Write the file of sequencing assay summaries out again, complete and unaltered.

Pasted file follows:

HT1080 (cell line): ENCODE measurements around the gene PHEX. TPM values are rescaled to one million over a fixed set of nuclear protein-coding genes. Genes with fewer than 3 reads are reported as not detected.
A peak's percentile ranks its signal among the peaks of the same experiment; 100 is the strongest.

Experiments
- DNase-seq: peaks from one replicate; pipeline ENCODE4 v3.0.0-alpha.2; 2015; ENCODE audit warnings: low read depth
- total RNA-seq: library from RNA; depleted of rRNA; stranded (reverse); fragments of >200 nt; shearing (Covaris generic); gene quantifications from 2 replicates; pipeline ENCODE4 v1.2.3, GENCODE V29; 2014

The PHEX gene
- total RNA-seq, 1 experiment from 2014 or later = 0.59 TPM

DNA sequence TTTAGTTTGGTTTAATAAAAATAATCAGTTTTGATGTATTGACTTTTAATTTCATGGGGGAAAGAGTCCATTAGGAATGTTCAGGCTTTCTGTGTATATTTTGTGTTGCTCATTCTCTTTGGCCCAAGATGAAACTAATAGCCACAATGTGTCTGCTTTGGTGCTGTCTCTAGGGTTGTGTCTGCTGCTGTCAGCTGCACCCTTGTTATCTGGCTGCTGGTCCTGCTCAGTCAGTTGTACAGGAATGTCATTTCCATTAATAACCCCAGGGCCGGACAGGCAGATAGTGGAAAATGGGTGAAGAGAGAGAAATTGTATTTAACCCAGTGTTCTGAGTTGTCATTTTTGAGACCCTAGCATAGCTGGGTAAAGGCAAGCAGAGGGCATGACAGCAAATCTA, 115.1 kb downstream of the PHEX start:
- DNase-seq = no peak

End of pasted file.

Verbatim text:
HT1080 (cell line): ENCODE measurements around the gene PHEX. TPM values are rescaled to one million over a fixed set of nuclear protein-coding genes. Genes with fewer than 3 reads are reported as not detected.
A peak's percentile ranks its signal among the peaks of the same experiment; 100 is the strongest.

Experiments
- DNase-seq: peaks from one replicate; pipeline ENCODE4 v3.0.0-alpha.2; 2015; ENCODE audit warnings: low read depth
- total RNA-seq: library from RNA; depleted of rRNA; stranded (reverse); fragments of >200 nt; shearing (Covaris generic); gene quantifications from 2 replicates; pipeline ENCODE4 v1.2.3, GENCODE V29; 2014

The PHEX gene
- total RNA-seq, 1 experiment from 2014 or later = 0.59 TPM

DNA sequence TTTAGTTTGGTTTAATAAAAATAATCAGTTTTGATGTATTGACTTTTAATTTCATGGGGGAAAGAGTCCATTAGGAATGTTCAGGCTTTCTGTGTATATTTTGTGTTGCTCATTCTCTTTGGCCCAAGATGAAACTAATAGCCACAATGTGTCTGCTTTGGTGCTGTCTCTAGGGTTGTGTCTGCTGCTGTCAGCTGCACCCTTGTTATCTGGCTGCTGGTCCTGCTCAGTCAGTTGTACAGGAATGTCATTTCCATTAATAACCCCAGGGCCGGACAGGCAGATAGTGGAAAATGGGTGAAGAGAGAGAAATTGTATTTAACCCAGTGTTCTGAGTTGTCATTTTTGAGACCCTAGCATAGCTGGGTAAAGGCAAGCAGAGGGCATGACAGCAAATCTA, 115.1 kb downstream of the PHEX start:
- DNase-seq = no peak